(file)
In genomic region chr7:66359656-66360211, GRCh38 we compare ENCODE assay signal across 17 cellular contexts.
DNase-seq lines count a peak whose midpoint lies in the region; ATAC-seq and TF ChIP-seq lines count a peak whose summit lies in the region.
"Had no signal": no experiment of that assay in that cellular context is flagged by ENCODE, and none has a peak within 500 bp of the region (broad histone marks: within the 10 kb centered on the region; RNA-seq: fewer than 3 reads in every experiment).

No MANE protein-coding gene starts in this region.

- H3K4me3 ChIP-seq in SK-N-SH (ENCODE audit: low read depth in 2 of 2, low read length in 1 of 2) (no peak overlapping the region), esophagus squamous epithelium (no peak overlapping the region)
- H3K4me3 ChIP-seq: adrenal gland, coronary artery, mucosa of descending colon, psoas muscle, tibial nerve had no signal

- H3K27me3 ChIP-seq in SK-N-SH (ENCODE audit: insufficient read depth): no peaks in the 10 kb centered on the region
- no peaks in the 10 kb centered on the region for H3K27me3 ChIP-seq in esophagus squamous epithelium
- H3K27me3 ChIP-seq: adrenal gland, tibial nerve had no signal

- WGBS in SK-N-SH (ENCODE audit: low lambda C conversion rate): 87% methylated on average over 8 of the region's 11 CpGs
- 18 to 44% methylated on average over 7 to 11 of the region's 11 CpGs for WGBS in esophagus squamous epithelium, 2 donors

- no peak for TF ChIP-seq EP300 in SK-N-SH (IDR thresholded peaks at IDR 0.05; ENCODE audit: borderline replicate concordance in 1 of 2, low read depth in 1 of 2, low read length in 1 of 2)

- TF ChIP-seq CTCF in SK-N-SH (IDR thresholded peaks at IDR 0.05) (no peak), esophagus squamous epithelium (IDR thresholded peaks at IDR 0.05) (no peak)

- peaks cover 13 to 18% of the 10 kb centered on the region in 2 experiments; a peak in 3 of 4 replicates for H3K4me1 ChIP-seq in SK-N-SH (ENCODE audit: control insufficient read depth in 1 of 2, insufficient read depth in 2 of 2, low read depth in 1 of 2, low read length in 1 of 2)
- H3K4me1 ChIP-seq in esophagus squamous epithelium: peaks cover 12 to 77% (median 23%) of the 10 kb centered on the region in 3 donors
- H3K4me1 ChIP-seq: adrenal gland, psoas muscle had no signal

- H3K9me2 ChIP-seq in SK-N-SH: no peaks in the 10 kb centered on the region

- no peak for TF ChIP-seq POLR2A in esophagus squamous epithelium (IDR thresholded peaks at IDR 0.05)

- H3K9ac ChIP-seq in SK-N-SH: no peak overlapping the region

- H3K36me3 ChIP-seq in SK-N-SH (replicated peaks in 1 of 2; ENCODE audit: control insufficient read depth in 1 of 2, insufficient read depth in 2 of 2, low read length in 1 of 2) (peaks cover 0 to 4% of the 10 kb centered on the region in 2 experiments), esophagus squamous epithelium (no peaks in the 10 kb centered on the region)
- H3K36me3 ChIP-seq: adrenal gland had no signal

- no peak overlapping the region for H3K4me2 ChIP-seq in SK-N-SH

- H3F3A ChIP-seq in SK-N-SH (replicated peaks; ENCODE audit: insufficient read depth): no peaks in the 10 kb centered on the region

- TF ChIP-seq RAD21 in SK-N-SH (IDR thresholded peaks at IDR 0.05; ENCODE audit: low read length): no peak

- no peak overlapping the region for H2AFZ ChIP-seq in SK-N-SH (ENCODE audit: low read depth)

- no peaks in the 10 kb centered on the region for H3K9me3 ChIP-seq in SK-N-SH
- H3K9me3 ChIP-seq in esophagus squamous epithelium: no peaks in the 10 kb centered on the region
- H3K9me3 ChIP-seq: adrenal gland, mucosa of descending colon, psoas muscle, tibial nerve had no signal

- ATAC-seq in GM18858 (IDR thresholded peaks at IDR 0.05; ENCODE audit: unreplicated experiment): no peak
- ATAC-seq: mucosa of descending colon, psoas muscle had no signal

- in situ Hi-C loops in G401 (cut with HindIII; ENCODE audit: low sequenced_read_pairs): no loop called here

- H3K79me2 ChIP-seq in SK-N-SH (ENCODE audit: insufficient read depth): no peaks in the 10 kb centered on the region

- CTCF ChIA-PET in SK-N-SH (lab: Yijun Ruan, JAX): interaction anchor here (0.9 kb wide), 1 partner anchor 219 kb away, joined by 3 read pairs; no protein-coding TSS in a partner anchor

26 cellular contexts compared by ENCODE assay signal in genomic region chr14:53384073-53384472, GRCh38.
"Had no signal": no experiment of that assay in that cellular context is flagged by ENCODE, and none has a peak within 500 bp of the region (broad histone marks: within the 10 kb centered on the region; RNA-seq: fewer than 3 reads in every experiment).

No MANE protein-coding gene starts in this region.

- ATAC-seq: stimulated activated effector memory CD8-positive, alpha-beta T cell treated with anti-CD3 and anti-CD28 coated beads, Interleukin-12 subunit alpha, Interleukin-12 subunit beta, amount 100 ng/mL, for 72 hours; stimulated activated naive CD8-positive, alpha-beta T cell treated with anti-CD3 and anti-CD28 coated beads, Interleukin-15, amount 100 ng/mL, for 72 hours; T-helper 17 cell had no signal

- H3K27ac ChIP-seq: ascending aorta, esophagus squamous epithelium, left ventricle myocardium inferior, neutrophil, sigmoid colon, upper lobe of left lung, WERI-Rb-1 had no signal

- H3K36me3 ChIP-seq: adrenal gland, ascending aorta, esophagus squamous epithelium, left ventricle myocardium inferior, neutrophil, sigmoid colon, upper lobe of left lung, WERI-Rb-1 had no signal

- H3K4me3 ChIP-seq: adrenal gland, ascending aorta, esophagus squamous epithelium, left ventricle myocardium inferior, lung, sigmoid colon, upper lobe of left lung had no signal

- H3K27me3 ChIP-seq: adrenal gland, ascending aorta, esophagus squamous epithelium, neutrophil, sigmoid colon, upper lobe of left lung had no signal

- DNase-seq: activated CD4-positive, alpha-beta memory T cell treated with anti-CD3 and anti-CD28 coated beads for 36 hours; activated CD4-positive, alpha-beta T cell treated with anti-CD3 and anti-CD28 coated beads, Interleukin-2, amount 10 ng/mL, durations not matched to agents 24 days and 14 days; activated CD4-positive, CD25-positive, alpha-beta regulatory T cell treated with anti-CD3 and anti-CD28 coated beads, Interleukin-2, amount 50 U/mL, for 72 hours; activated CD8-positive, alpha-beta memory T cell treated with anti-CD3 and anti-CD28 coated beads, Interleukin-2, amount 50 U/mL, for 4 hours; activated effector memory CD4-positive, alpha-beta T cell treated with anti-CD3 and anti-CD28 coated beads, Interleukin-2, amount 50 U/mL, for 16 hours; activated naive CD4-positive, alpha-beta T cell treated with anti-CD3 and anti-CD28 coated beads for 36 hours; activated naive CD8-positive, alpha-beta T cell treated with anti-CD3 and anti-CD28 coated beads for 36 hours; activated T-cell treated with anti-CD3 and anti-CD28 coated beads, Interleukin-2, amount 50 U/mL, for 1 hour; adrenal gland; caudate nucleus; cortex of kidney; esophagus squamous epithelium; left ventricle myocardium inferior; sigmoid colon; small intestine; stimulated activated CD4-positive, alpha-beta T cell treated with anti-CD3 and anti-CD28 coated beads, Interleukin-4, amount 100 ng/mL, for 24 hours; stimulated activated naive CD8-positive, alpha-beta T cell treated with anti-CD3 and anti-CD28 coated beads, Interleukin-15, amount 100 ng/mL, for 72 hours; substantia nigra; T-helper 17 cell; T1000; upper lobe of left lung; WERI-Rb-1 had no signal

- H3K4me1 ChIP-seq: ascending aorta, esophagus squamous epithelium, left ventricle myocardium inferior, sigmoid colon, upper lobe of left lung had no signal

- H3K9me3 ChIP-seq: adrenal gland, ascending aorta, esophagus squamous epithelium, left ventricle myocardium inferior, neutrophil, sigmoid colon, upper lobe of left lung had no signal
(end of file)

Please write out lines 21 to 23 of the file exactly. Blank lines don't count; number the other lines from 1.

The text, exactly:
- H3K36me3 ChIP-seq: adrenal gland had no signal

- no peak overlapping the region for H3K4me2 ChIP-seq in SK-N-SH

- H3F3A ChIP-seq in SK-N-SH (replicated peaks; ENCODE audit: insufficient read depth): no peaks in the 10 kb centered on the region